Millar is known for having a giant-killing fetish, and poor Bill Foster is probably the only giant hero Marvel would let him kill off and have him stay dead (Millar has made the point that he went for killing off minor characters in Civil War so that the deaths would actually stick).

Do they discuss the idea of creating FrankenThor in any more detail? As much as I love the concept, he has so little role after #4, it tends to feel like he only exists for a bait-and-switch shock ending to #3.

> -- Comparison of Cap and the Punisher as " the same guy " because they both represent American wars in the 20th century. Seems rather oblivious to the individual personalities of both characters ( that Cap is the MU's paragon of virtue, and Frank is a serial killer who happens to go after people who arguably deserve it ).

That the Punisher has started going after goofball supervillains who don't really deserve anything approaching a bloody death tends to suggest he's crossed any line of being able to justify his actions.

We've seen Cap/Punisher comparisons before, as the products of America's war's, notably in 'Punisher Kills the Marvel Universe', so it's not like Millar pulled it out of nowhere. And they've managed to work together before, so it's not improbable that Cap would allow him onto the team, and in doing so let in someone who's an even worse killer than any of the criminals that Tony signed up.

And once he realises his mistake, we get the sheer joy of the beatdown.

> -- Close-up on Woody Allen, who makes a cameo amongst the crowds in the final issue.

I can't say I noticed that. I wonder whose side he's on.

> Anyone else read this? I'm not reccomending it, but it is certainly interesting ( if troubling ).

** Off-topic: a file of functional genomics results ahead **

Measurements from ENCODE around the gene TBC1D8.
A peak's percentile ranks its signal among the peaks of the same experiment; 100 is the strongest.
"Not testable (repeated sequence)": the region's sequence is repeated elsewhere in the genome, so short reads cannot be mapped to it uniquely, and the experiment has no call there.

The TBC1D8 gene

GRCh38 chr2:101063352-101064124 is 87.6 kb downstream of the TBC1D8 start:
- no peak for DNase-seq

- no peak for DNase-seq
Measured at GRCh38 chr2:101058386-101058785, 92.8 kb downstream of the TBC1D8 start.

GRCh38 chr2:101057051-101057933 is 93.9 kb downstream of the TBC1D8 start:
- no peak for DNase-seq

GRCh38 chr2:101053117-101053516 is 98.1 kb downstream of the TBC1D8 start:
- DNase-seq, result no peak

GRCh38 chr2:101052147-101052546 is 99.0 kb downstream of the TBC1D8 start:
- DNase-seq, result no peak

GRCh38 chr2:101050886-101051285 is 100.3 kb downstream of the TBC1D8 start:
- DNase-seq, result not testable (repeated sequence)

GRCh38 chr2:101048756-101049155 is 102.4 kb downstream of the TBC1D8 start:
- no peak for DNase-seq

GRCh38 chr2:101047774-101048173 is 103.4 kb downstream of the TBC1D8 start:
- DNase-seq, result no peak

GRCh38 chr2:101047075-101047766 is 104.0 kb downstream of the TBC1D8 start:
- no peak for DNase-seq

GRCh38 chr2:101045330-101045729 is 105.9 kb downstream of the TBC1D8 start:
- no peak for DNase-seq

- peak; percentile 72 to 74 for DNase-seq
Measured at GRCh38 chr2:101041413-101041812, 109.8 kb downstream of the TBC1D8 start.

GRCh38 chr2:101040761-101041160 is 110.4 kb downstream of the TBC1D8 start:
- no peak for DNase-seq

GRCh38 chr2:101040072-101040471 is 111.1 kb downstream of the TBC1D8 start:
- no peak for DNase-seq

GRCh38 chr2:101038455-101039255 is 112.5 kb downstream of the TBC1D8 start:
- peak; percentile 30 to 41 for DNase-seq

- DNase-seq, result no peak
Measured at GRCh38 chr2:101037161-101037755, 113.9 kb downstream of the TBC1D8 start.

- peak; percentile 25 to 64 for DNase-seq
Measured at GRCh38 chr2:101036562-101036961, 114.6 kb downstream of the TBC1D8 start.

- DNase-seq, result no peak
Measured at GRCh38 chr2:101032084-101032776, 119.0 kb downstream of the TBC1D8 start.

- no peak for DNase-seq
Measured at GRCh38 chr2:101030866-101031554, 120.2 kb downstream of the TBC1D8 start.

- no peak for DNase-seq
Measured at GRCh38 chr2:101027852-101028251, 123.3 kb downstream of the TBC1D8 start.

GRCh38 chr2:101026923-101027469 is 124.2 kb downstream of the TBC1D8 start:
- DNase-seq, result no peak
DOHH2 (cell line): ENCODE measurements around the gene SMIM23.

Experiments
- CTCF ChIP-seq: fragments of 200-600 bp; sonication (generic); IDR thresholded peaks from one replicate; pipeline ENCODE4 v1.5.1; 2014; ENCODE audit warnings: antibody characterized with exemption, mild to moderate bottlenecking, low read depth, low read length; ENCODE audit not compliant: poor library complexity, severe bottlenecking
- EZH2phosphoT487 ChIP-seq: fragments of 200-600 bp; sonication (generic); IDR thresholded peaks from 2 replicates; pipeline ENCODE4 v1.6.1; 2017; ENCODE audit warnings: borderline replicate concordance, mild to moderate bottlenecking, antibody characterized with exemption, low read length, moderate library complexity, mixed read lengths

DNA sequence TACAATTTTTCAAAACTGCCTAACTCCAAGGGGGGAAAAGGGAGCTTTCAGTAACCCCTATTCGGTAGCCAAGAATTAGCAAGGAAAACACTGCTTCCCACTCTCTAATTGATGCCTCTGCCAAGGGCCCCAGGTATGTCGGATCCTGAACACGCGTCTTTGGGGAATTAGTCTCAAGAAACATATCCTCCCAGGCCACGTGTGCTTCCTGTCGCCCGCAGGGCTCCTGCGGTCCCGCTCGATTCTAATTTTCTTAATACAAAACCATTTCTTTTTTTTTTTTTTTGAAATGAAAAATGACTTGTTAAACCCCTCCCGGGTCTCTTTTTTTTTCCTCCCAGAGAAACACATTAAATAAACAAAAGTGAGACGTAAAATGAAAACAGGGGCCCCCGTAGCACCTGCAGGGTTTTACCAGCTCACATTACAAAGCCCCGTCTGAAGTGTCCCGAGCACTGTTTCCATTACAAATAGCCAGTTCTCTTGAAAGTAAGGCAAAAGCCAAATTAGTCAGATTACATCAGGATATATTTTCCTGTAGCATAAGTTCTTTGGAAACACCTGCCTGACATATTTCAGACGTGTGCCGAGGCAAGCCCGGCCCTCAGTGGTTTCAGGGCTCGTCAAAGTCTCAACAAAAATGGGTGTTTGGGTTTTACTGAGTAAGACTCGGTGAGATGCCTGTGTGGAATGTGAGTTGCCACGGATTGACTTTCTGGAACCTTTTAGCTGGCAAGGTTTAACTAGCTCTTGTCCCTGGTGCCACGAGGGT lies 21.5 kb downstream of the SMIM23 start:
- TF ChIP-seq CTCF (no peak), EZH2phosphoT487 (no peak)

Not worth picking the issue up for, then?


> But I'm not sure why the idea of anyone supporting registration is "uncharacteristic". The ones with no secret ID who already work for the government had no real reason to oppose it. Yes, Reed has changed his mind on the subject, but the world is a very different place since last time he had to think on the matter in 1989.

It might have been nice if Marvel had worked out some relatively clear version of what the SHRA was and made sure all th writers got the memo. The "gotta be registered and take basic training" bit is far more defensible than the "backdoor draft/Initiative" angle.

That said, the enforcement of the Act, even as portrayed in the mini itself, is draconian and frankly disgusting. Secret extradimensional prisons and detention without trial for anyone refusing to register? And that's the "good guy" position?

It's especially ludicrous when you reaize that merely being detained and unmasked effectively completes the bulk of the registration process anyway. Once you're in the system, would it matter if you were offering some putative resistance to...being entered into the system?

> > -- Lots of disbelief on Millar's part about how Iron Man is viewed as a bad guy. He discusses the Cap/IM meeting in issue 3, and makes a point that Cap throws the first punch ( which is an untruth, because Tony took down two of Cap's men first ). He seems to think that Iron Man's comprimising with the government is somehow a justifiable position. Given Millar's political statements in previous interviews, it seems odd that he'd take Tony's side.
>
> Since the event ended, Millar's been pretty consistent in his statements that Tony was right, and that compromise with the government is less-worse than a masked elite standing unaccountable and above the law, and less-worse than a running battle with their own government, less-worse than ignoring the will of the people, less-worse than "we're going to pick and choose which laws we obey".